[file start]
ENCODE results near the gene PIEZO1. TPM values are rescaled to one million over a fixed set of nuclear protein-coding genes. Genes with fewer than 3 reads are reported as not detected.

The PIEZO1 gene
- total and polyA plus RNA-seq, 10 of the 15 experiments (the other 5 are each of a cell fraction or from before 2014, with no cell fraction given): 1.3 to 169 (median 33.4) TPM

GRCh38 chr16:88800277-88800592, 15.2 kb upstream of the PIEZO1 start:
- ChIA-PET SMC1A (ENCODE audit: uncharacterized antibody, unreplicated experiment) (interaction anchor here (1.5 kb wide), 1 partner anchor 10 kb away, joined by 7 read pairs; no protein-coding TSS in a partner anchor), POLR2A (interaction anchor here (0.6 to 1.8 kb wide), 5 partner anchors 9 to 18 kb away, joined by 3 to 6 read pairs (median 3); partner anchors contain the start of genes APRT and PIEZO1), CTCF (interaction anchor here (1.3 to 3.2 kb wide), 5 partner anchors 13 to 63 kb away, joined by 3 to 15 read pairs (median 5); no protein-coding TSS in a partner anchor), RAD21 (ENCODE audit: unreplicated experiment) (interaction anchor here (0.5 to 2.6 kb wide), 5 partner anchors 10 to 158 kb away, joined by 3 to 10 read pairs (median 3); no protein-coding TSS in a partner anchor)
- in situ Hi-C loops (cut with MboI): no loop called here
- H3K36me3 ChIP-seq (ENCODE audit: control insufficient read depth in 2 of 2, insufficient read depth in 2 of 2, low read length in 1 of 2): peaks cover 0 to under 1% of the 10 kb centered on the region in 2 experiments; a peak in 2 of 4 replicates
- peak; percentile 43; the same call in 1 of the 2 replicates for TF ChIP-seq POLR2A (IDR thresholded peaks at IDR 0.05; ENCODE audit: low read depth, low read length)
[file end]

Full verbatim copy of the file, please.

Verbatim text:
ENCODE results near the gene PIEZO1. TPM values are rescaled to one million over a fixed set of nuclear protein-coding genes. Genes with fewer than 3 reads are reported as not detected.

The PIEZO1 gene
- total and polyA plus RNA-seq, 10 of the 15 experiments (the other 5 are each of a cell fraction or from before 2014, with no cell fraction given): 1.3 to 169 (median 33.4) TPM

GRCh38 chr16:88800277-88800592, 15.2 kb upstream of the PIEZO1 start:
- ChIA-PET SMC1A (ENCODE audit: uncharacterized antibody, unreplicated experiment) (interaction anchor here (1.5 kb wide), 1 partner anchor 10 kb away, joined by 7 read pairs; no protein-coding TSS in a partner anchor), POLR2A (interaction anchor here (0.6 to 1.8 kb wide), 5 partner anchors 9 to 18 kb away, joined by 3 to 6 read pairs (median 3); partner anchors contain the start of genes APRT and PIEZO1), CTCF (interaction anchor here (1.3 to 3.2 kb wide), 5 partner anchors 13 to 63 kb away, joined by 3 to 15 read pairs (median 5); no protein-coding TSS in a partner anchor), RAD21 (ENCODE audit: unreplicated experiment) (interaction anchor here (0.5 to 2.6 kb wide), 5 partner anchors 10 to 158 kb away, joined by 3 to 10 read pairs (median 3); no protein-coding TSS in a partner anchor)
- in situ Hi-C loops (cut with MboI): no loop called here
- H3K36me3 ChIP-seq (ENCODE audit: control insufficient read depth in 2 of 2, insufficient read depth in 2 of 2, low read length in 1 of 2): peaks cover 0 to under 1% of the 10 kb centered on the region in 2 experiments; a peak in 2 of 4 replicates
- peak; percentile 43; the same call in 1 of the 2 replicates for TF ChIP-seq POLR2A (IDR thresholded peaks at IDR 0.05; ENCODE audit: low read depth, low read length)